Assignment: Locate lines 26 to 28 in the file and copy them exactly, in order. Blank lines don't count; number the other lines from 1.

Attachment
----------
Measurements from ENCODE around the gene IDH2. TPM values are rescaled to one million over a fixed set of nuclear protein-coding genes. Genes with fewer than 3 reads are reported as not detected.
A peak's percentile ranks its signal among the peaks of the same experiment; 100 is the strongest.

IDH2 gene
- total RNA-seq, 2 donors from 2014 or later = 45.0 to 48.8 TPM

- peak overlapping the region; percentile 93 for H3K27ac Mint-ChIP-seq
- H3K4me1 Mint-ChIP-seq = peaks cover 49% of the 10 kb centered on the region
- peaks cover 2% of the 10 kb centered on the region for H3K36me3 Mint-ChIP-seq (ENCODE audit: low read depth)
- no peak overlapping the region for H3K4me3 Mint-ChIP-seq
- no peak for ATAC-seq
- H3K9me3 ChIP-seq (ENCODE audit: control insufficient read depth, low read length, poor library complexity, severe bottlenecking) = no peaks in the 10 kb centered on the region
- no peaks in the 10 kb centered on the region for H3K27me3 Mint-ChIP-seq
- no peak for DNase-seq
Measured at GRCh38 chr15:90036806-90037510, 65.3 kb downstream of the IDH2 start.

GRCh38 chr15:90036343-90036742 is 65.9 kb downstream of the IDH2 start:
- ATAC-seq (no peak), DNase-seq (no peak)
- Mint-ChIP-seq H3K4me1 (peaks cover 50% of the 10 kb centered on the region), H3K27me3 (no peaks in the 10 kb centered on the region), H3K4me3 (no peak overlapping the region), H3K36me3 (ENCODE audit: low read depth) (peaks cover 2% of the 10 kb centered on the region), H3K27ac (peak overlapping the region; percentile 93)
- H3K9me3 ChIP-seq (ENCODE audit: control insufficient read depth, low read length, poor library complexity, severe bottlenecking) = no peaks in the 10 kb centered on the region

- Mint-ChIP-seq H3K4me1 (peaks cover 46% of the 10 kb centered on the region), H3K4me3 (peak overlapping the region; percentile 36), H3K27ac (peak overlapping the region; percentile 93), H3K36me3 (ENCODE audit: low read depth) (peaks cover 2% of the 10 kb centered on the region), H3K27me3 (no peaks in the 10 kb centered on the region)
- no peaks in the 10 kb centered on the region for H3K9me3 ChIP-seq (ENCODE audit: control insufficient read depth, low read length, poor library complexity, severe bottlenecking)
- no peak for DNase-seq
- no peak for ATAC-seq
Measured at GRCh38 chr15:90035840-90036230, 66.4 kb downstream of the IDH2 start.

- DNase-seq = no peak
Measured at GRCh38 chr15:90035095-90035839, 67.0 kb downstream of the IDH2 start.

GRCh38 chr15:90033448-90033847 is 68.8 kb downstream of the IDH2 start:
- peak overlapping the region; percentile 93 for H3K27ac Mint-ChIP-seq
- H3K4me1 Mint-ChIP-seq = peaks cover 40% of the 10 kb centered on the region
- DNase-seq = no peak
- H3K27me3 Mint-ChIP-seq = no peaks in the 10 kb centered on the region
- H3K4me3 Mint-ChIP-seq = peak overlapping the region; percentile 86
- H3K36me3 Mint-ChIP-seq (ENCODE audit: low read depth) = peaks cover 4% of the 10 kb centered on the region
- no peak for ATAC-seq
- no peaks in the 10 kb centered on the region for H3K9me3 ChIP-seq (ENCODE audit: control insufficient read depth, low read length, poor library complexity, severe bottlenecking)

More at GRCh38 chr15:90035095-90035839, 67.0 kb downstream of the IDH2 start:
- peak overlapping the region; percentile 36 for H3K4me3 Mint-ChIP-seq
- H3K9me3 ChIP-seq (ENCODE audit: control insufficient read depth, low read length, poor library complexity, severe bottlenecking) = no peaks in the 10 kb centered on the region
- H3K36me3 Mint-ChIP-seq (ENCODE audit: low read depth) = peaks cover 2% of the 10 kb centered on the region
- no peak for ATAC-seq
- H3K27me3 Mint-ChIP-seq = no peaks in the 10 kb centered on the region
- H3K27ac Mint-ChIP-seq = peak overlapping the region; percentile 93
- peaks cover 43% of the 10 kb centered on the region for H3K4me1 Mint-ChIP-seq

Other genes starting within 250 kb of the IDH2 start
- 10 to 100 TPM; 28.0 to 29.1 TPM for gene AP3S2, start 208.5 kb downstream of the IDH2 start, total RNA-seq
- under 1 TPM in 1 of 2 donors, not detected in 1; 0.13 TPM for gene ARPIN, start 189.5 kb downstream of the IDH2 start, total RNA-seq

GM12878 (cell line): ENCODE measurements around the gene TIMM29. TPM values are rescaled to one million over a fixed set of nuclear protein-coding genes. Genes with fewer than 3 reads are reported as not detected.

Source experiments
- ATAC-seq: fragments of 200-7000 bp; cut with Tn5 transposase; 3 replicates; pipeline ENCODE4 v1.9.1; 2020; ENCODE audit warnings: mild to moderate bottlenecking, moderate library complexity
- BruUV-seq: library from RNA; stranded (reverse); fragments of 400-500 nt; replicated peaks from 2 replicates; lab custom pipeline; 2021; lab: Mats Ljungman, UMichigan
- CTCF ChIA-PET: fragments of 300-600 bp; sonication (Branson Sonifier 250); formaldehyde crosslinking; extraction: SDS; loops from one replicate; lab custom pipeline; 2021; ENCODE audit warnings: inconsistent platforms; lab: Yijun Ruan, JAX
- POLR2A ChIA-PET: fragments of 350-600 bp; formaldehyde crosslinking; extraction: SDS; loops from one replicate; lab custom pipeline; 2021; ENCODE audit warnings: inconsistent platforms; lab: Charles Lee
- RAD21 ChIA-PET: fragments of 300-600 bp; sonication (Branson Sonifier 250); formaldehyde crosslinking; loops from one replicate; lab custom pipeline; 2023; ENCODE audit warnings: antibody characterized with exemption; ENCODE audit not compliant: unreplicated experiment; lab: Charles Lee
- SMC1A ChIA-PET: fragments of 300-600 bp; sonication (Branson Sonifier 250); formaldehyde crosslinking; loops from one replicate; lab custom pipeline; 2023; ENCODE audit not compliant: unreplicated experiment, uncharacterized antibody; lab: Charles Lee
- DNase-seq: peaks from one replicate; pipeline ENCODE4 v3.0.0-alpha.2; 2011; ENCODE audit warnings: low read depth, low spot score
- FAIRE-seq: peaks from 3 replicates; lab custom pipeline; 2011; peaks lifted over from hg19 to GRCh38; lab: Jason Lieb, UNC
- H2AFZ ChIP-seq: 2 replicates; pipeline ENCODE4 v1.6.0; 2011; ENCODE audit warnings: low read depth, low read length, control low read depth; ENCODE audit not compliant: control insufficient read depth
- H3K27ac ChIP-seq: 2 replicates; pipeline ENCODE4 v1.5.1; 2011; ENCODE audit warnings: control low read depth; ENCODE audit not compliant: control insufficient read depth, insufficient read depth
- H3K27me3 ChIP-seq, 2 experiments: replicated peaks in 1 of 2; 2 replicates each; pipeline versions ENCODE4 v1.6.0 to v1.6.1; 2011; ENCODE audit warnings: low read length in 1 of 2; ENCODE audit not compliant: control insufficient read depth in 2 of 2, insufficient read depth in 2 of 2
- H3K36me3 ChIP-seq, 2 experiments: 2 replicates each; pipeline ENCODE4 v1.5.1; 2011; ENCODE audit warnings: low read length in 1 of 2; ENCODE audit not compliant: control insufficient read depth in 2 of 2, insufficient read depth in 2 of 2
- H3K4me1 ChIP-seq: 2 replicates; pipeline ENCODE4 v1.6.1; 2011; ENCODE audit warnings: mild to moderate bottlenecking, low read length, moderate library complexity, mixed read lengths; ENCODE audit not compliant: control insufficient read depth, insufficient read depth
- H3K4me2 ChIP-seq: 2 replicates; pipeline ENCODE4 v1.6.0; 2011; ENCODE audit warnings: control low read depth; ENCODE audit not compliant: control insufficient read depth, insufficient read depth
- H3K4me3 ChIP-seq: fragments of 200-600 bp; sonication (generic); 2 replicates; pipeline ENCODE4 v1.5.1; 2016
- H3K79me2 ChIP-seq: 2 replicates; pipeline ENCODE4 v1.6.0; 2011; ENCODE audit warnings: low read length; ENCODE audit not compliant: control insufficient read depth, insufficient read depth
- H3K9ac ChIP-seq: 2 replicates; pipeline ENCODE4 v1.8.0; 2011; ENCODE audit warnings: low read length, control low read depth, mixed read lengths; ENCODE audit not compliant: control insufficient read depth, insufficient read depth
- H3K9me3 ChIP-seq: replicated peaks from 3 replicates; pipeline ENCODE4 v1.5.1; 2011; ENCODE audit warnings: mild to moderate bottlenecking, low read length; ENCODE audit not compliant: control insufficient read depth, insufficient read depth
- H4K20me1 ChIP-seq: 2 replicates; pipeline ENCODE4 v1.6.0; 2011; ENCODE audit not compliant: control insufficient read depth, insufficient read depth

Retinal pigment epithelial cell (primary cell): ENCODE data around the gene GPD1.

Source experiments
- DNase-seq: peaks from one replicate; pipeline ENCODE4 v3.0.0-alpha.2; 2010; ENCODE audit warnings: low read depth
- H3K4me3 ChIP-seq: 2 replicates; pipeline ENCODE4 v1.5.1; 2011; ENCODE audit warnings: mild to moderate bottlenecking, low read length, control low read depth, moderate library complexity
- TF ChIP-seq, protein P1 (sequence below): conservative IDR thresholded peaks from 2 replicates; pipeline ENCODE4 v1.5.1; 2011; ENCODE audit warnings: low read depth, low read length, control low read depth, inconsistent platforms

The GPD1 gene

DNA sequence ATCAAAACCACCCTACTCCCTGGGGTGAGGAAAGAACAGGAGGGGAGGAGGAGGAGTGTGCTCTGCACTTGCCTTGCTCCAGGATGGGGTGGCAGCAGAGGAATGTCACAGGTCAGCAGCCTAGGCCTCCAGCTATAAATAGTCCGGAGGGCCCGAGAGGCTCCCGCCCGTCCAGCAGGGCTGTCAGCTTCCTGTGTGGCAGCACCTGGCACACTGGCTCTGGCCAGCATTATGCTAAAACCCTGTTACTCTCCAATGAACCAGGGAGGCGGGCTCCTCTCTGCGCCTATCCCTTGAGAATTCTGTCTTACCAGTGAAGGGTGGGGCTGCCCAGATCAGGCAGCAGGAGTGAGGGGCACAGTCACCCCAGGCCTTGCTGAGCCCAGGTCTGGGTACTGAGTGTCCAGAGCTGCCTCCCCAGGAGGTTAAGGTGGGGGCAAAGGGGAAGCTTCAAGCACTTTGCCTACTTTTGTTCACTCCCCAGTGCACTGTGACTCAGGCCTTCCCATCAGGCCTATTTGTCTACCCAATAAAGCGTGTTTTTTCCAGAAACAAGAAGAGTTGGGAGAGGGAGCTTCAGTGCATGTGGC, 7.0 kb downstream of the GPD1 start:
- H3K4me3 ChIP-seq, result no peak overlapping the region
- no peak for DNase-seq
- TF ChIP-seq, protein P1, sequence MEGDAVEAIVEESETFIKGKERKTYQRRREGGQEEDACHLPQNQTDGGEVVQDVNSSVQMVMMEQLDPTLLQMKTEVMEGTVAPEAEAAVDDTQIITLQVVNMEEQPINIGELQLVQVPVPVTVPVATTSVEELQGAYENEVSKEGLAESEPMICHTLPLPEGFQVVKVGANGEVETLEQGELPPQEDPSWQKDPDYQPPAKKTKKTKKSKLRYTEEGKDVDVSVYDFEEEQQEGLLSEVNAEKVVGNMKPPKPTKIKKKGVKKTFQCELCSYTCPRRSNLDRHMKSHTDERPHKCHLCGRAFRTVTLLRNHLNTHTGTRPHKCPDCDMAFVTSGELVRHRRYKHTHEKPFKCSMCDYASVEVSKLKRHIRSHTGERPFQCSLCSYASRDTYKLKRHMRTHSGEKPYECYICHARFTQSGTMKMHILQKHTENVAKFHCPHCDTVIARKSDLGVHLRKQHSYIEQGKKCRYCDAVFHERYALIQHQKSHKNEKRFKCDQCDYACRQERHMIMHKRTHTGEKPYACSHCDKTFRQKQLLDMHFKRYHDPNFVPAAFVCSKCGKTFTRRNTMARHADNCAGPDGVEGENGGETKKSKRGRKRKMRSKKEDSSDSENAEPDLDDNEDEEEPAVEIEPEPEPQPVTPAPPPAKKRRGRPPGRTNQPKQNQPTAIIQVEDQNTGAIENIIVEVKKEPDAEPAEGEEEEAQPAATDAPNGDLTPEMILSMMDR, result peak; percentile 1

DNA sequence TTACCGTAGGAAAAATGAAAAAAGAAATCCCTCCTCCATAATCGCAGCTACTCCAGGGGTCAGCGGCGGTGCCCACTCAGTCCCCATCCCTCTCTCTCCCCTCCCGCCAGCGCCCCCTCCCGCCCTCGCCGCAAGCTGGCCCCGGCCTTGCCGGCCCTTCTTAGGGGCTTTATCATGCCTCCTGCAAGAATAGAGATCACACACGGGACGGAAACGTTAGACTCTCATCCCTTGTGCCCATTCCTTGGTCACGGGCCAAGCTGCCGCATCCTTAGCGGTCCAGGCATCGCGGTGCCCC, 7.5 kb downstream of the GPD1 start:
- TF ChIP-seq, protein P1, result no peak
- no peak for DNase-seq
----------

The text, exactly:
- peak overlapping the region; percentile 93 for H3K27ac Mint-ChIP-seq
- H3K4me1 Mint-ChIP-seq = peaks cover 40% of the 10 kb centered on the region
- DNase-seq = no peak